It’s been 15 or 20 years since I played for a worship service and over a year since I’ve touched a keyboard that wasn’t attached to a computer.
I’ve never played most of the praise choruses we sing now, and a week doesn’t give me a lot of time to learn.
The church doesn’t have a real piano. It’s an electronic keyboard, and I’ve never played one. Besides that, Stacy stands up to play, and I don’t know if I can do that.
“Okay,” I said, “as long as we can sing out of the hymnal.”
“That’s fine. We’ll sing whatever you feel comfortable playing. Our regular practice is tonight after the men’s group finishes meeting.”
“Great, I’ll see you then,” I said and then thought What have I gotten myself into.
On the way home I told David what I agreed to do and shared some of my concerns. He was positive and reassuring and didn’t seem to think it was a big deal, but he doesn’t have the baggage I have.
I learned to read music almost before I could read words, and I played the piano in Sunday School before I started junior high. (I know it’s called middle school now, but I lived in the “old days.”) I took lessons and became a pretty good classical pianist, but I played it safe and didn’t take the risk of putting myself into my music. Like all the other areas of my life, I wanted the instructions or the sheet music in front of me. Because of my fears of failure and/or criticism and a teacher who insisted that I “play it as written,” I never really became a musician.
As an adult, I more or less left my music behind for a while. We had a piano at home, and I played for my own amusement, but when asked if I could play a certain song, the answer was always the same: Only if I have the music.
Then, as I approached my 40s, I had a mid-life crisis of sorts and started to re-discover music. I went back to college to finish my Bachelor’s Degree and to study music education. Once again, I took piano lessons, but this time from a graduate student who tried to teach me the importance of putting myself into the music. I was beginning to make progress, but then my marriage broke up, and I had to turn my attention to making a living. Music moved to the back burner again. Oh, I continued to play. By then I was the pianist for a small church, and I occasionally risked an ad lib or two, or I worked up a new arrangement of a golden oldie, but generally I played it safe and played it as written.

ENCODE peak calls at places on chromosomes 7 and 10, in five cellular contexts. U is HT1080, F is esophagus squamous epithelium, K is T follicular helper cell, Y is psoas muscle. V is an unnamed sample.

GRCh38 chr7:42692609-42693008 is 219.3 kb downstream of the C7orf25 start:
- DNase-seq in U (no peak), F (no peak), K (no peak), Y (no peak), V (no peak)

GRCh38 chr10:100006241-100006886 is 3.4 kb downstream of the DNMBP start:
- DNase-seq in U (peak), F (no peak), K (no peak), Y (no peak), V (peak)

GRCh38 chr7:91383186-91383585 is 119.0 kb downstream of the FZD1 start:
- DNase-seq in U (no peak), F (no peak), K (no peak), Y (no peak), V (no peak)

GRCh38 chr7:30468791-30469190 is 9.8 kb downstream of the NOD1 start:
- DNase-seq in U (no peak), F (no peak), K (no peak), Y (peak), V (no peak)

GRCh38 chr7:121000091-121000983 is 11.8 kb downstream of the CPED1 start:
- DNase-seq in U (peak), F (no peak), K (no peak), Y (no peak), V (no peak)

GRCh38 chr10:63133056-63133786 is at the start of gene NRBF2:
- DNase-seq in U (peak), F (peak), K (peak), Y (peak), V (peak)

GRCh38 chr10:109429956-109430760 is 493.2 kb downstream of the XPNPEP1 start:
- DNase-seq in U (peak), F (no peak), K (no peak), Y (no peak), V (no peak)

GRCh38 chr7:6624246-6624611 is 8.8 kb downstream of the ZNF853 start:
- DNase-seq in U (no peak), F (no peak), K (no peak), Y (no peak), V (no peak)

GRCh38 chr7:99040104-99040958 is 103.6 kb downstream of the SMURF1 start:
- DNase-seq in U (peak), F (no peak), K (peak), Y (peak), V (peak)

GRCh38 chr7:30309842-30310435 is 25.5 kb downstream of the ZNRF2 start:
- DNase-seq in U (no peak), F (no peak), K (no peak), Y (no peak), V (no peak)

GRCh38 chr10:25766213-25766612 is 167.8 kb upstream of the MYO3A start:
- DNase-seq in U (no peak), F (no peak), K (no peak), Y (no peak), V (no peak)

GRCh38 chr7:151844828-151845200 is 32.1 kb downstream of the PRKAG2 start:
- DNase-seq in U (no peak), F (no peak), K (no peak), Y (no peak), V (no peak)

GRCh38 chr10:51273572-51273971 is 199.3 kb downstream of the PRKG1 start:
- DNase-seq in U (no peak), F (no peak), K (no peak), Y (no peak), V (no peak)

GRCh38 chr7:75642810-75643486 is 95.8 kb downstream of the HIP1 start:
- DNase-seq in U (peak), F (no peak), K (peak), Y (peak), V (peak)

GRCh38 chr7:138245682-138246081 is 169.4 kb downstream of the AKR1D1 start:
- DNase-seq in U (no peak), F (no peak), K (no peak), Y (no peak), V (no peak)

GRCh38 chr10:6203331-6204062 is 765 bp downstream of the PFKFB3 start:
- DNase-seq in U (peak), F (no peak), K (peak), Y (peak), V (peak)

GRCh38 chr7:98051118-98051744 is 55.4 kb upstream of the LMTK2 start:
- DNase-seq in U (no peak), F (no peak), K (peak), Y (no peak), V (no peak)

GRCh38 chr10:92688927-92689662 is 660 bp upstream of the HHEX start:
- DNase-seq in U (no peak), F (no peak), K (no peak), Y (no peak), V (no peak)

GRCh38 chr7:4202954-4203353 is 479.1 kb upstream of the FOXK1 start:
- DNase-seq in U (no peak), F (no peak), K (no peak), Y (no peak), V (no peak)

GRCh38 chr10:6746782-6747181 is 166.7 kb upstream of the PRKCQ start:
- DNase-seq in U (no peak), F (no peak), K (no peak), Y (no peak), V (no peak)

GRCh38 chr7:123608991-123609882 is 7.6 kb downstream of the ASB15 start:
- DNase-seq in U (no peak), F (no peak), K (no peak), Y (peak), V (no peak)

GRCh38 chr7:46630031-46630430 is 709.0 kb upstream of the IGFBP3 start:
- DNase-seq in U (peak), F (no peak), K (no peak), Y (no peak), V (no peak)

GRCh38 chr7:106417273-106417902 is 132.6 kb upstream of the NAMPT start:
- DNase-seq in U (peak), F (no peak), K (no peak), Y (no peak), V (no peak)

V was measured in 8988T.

Later I moved to a much larger church that had more accomplished musicians than instruments, so I went back to playing mostly for myself. Then Mom and Dad moved in with us, and the piano sat idle while I devoted myself to caregiving duties. When we left Florida last year, neither the moving POD nor the house in Texas had room for the piano, so we donated mine to a small church.
When I walked into rehearsal Sunday night, I was carrying my baggage, but I couldn’t help but smile. David had apparently shared some of my fears, and one of the men was lowering the keyboard. Lacking an adjustable piano stool, he got creative and nested two stacking chairs to achieve the perfect bench height. As soon as I sat down and put my hands on the keys, I felt almost at home. Like riding a bicycle after a long time, the muscle memory and the automatic responses took over. Some of the praise band was absent, but the violin, drums, and voices blended with the keyboard, and performance anxieties took a back seat to praise and worship.
I practiced by myself once more during the week to check some tricky chord progressions and to work through a couple of difficult rhythms. I expected to be really nervous by Sunday morning, but instead, I looked forward to worshipping with my church family as usual. The only difference was I’d be worshipping with my hands instead of with my voice.
I thought about a conversation I had with David several years ago. I mentioned in a previous post about the Parable of the Talents that, although David loves music, it’s not one of his talents. He frequently breaks into song around the house. Sometimes it’s a classic hit from the 50s or 60s, but quite often it’s a hymn. One day he asked a question.
“I wonder what my singing sounds like to God,” he said.
“It sounds beautiful,” I said. “He knows you love Him and that you’re singing from your heart. He said to make a joyful noise (Psalm 100:1). He didn’t say it had to be a beautiful noise. Besides, He gave you the voice you have, so I’m sure He’s pleased when you use it.”
I also thought about an e-mail I received from a friend after she read my Parables post. She referred me to Steve Brown’s April 11 teaching on Key Life broadcast in which he said the Parable of the Talents was about taking risks. He said the Master was displeased with the servant who buried his money not because he failed to produce a profit but because he failed to take the risk of trying. Steve said that if the servant had lost the money in a poker game, he would have been commended for at least taking the risk.
As I sat down at the keyboard Sunday morning, I made up my mind to once again take a risk with what I’ve been given. I took the risk of embarrassing myself by making mistakes for everyone to hear, and I made a joyful noise. I don’t really know how I did. I couldn’t hear the keyboard in the monitor for all the noise going on around me, but it sounded joyful and it sounded like worship.
Later that night I was reading Anne Lamott’s new book Some Assembly Required, and I read these words:
The hymns are bigger than any mistakes; you fumble around with the hymnal and sing the wrong words—sometimes I’m on the wrong verse—but the hymn expands to make room for each voice, even yours.